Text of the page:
Cutting Edge > Hydrogeology > Hydrogeology, Soils, Geochemistry 2013 > Teaching Activities

Teaching Activities

These teaching activities have been contributed by participants in Cutting Edge workshops and related to the themes of this workshop - hydrogeology, soils, low-temperature geochemistry, biogeochemistry, and upper-division environmental science. You may also access the full listing of Teaching Activities on the Cutting Edge website.


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Looking Back at History part of ACM Pedagogic Resources:ACM/FaCE:Projects:Integrating Sustainability into the Undergraduate Curriculum:Activities
Jim Farrell, Environmental Studies, St. Olaf College
Students research an organism/commodity in the colonial period of American history, and write a first-person narrative/autobiography of its history as European settlers reshaped the environment (mental and physical) of North America.

1908 Conservation Conference part of ACM Pedagogic Resources:ACM/FaCE:Projects:Integrating Sustainability into the Undergraduate Curriculum:Activities
This page is authored by Jim Farrell, St. Olaf College.
In groups, students research environmental activists of the early 20th century, and write and deliver a first-person speech expressing that person's concerns to the 1908 Conservation Conference.

My Environmental Histories part of ACM Pedagogic Resources:ACM/FaCE:Projects:Integrating Sustainability into the Undergraduate Curriculum:Activities
Jim Farrell, Environmental Studies, St. Olaf College
In American Environmental History, we emphasize the idea that everybody makes history every day, and that ideas and institutions have long-term environmental impacts that are often unobserved in history or in life. This final exam allows students to integrate their learning, and personalize it, seeing how their own lives are historically constructed, and how they can make history by constructing their lives differently. The exam also allows me to read papers that are academic and practical and personal, and a lot more interesting than conventional test questions.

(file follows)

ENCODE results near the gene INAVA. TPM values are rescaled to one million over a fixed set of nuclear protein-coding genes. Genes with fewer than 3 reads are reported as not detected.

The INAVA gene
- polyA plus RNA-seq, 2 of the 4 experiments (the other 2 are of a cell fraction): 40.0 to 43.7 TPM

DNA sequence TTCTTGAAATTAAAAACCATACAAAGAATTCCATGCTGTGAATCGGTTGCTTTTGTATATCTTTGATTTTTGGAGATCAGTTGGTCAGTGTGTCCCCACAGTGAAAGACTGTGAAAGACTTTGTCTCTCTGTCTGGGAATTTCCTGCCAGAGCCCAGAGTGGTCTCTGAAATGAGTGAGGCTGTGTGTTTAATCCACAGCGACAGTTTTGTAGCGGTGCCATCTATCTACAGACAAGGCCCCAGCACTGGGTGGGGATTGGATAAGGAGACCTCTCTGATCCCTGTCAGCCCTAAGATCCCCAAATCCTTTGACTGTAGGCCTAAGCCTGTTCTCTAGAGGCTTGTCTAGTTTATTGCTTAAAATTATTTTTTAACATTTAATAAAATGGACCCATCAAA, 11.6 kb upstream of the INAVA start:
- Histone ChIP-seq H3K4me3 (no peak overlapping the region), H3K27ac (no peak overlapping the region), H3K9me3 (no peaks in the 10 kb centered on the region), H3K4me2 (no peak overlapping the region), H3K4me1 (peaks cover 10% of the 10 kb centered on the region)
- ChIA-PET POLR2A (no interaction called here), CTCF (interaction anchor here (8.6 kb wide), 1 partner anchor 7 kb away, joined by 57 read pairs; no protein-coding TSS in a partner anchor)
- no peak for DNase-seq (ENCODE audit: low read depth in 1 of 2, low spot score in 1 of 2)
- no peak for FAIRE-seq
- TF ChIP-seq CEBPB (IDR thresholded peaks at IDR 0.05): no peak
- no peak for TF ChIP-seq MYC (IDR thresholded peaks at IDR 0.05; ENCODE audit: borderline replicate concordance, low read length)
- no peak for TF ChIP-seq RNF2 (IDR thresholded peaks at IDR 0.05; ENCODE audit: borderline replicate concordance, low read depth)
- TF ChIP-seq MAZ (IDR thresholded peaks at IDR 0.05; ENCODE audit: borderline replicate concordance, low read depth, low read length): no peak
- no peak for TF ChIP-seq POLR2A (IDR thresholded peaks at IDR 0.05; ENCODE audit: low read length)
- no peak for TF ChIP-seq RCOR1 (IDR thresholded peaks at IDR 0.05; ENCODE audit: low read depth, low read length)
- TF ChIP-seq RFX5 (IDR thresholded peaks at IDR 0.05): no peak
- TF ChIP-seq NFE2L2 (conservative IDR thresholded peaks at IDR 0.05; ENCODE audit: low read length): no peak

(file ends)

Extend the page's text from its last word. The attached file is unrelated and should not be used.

Visualizing Social Justice in South Seattle: Data Analysis, Race, and The Duwamish River Basin part of Curriculum for the Bioregion:Activities
Eunice Blavascunas, University of Washington
We examine the factors of race and environmental contamination, starting from the premise (and data proving) that race is not a biological, scientifically valid category, but a social, historical construction with real world consequences for equal access to health, resources, and power.

Counting Grizzly Bears: An Exercise in Historical Reasoning part of Teaching Resources:Quantitative Writing:Examples
George Vrtis, Carleton College
This assignment engages students in an environmental history class in the use of quantitative data, and raises questions about the nature and meaning of that data, and how it might be utilized.


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